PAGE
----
Approximately one year ago today, I took to my soapbox at the Flat Hat and extolled the creative virtues of dressing up for Halloweekend. I championed the brilliance of a well-done costume and how the weekend served as “a great equalizer, allowing ingenuity to triumph and people to gather together under a banner of spooky fun.”
I was a Halloweekend optimist, claiming anyone could make a great costume with a little bit of wit and a basic wardrobe.
This year during Halloweekend, I abandoned my optimism.
My week prior to Halloweekend was exhausting. I was physically and emotionally drained and frankly, I didn’t have the time or motivation to commit to actually trying this year.
I walked into the weekend without a costume or a care to give. My experience was going to be as purposefully lazy as possible.
My costumes were perhaps the biggest stretch I’ve done in my entire life, and I was a varsity sprinter in high school.
On the first night of Halloweekend, I just felt like staying in bed. Thus, my costume was the most over-the-top pajama ensemble possible, complete with a robe, pants, moccasins and a mug.
Was there something I was actually striving to be? Nah. I just really wanted to be in my jammies, and nobody was going to tell me to take them off because it was Halloweekend, damn it. People had a wide variety of ideas about what I was.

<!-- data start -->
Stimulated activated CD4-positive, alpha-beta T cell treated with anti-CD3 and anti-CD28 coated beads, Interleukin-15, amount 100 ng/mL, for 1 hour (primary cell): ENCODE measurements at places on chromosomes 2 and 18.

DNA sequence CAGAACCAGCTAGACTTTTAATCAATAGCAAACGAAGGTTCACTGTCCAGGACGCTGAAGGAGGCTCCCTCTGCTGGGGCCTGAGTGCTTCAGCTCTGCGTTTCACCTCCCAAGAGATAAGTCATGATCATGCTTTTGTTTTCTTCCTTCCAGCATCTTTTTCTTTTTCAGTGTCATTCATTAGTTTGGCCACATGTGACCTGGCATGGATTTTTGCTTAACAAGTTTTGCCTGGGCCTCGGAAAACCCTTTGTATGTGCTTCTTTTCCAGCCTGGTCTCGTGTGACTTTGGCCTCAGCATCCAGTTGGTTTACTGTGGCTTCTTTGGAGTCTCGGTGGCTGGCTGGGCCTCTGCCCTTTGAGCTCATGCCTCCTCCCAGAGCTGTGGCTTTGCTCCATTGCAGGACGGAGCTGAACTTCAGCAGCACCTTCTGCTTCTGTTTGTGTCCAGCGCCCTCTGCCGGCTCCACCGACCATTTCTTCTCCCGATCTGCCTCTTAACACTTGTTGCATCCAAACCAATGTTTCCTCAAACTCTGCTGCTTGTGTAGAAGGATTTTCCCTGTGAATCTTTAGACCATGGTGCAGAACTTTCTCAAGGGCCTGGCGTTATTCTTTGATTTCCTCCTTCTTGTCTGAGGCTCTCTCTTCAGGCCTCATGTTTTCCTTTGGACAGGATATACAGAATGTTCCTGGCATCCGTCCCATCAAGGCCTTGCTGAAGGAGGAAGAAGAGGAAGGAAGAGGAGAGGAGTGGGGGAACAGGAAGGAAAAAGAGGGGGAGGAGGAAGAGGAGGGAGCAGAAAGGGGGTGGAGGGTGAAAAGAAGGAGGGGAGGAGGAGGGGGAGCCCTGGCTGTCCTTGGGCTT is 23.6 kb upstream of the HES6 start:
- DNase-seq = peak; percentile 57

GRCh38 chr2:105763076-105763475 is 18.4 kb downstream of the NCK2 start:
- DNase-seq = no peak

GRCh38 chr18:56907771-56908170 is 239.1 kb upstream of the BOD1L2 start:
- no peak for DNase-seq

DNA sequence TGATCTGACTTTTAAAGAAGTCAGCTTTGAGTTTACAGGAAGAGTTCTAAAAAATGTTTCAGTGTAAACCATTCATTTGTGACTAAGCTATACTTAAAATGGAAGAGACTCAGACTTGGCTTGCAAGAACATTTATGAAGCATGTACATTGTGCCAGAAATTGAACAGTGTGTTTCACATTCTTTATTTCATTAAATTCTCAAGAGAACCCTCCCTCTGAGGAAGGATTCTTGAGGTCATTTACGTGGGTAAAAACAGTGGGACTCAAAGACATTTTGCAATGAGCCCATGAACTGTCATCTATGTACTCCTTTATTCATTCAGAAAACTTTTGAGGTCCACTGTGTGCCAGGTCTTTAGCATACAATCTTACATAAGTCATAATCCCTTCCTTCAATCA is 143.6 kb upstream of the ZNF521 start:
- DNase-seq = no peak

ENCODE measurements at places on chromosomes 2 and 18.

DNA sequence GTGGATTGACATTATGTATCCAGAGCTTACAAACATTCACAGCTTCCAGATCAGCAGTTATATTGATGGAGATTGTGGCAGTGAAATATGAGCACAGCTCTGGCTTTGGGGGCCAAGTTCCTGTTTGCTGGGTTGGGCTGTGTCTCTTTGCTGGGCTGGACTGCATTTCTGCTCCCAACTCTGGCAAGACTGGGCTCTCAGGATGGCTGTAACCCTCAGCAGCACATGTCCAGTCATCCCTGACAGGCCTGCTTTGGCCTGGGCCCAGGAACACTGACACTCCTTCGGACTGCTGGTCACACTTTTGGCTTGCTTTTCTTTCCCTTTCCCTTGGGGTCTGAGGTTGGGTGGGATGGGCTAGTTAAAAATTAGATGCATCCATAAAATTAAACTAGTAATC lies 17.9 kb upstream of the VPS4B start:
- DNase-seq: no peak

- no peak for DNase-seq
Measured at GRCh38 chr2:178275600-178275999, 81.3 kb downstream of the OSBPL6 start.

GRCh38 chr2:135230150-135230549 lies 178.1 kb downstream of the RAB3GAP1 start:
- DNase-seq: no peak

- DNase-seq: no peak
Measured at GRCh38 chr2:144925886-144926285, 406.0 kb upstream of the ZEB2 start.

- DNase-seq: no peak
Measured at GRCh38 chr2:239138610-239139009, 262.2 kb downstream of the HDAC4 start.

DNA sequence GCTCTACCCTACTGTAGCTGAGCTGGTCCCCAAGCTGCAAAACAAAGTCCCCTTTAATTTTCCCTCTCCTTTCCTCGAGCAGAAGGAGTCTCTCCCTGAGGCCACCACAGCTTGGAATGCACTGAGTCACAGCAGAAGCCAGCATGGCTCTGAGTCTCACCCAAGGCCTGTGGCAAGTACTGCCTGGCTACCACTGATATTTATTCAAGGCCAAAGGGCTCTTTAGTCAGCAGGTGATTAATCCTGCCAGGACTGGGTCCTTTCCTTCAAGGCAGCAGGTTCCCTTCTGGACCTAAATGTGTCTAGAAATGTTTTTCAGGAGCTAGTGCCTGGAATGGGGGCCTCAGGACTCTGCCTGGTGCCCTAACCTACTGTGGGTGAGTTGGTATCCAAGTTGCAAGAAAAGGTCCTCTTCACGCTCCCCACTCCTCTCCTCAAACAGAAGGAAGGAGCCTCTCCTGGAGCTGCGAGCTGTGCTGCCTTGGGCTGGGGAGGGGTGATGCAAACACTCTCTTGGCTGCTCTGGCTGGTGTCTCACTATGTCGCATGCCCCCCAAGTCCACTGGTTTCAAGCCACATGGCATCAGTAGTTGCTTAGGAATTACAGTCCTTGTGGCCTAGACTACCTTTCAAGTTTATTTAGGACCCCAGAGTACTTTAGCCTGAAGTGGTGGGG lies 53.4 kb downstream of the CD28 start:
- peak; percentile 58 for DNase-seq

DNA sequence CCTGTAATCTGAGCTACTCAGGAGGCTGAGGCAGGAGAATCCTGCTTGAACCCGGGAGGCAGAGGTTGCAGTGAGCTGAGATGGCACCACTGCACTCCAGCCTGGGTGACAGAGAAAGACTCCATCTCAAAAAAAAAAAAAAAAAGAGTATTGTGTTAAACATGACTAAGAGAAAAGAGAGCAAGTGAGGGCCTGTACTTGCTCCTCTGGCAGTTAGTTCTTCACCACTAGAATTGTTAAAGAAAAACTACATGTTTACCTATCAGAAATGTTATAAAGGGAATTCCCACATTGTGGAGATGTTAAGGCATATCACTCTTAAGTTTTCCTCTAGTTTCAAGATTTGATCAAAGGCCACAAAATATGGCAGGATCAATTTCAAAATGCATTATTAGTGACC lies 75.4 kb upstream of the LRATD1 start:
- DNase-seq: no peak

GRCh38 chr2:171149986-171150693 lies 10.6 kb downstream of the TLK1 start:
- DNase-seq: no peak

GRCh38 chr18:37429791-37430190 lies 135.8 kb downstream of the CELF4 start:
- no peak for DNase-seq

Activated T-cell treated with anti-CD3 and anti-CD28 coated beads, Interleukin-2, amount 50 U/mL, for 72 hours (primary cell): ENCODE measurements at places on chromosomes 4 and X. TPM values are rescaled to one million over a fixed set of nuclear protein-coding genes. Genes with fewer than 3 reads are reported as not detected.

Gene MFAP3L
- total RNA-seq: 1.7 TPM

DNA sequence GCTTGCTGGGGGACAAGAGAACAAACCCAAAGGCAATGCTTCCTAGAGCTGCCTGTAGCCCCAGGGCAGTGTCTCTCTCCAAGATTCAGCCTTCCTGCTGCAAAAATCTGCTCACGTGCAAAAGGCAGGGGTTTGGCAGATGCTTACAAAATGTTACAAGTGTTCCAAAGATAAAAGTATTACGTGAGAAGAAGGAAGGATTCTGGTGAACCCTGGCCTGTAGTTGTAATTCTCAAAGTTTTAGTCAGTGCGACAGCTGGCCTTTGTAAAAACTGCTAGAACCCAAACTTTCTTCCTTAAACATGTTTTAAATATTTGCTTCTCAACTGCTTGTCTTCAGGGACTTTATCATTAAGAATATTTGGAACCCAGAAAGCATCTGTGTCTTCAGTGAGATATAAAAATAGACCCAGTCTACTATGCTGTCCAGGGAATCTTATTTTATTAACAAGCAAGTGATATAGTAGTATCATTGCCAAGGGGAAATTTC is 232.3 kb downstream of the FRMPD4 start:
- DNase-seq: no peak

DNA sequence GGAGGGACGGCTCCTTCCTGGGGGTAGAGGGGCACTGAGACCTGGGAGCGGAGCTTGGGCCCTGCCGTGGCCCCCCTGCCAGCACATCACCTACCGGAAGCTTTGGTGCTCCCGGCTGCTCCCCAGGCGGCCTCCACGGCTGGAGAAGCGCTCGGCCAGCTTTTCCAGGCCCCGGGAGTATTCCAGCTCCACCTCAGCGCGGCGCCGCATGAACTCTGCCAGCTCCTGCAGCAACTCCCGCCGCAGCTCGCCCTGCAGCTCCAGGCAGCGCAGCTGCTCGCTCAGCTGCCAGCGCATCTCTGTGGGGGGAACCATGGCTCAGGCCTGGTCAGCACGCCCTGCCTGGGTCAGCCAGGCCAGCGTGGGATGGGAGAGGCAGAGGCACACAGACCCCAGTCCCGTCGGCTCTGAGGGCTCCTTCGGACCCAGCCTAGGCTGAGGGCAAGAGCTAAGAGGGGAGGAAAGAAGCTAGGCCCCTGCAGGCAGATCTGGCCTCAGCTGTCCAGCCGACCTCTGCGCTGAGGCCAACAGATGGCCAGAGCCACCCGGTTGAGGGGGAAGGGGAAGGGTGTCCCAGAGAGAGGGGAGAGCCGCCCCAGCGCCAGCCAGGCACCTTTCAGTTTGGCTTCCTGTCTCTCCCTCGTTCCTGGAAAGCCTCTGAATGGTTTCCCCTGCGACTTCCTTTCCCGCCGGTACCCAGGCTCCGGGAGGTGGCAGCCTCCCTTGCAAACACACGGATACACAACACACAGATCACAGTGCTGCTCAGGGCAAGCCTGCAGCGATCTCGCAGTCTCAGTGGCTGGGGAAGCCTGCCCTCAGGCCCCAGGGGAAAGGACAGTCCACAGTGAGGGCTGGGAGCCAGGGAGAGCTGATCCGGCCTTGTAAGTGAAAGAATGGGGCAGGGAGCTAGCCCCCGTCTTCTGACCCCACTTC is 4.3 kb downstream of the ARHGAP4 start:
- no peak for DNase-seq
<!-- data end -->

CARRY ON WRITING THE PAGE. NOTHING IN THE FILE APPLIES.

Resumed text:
Some thought I was Ferris Bueller. Others thought I was a friend of mine known for his naps. When people asked me what I was, I usually just told them the truth, being that I wasn’t even wearing a costume and I was just really into the idea of wearing pajama pants and moccasins.
Were a select few people confused? Hell yes. Was I comfy, cozy, and wholly unconcerned about it? Again, hell yes.
On the second night of Halloweekend, I decided I couldn’t use the same pajama bit, so I took to crafting the most elaborate pun costume possible.
It came to me in a vision: one picture of a pan attached to me with paper clips, with a Kristaps Porzingis jersey as my shirt and a crown sitting atop my head.
When I was asked what I was, the answer was always the same: “I didn’t have a costume, so I was pan-knick-king.” Zing.
These costumes were halfhearted, noncommittal and objectively bad. But now that I’ve worn them, I have a whole new perspective on Halloweekend.
Last year, I was in awe of the world of creativity surrounding me and the general excitement in the moment. I saw a man dressed as a taco in Wawa and was unabashedly shook.
This year, I experienced firsthand the stress that Halloweekend can bring when added onto an already busy schedule. Yet despite this, people barely noticed the last-minute nature of my costumes. My unapologetic lack of genius went almost entirely unnoticed by the innocent public around me.
Even if I am into Halloweekend next year, I’ll look at people with a new sense of pessimism. Lurking within a sea of genuine effort are sharks like me, lazily slapping together whatever they have in their closet and calling it a genuine effort.
Keep your eyes peeled out there, folks. For every good costume is a lazy one hidden in the midst. The next time you see a taco, be more alert than I was.
Email Anthony Madalone at email@example.com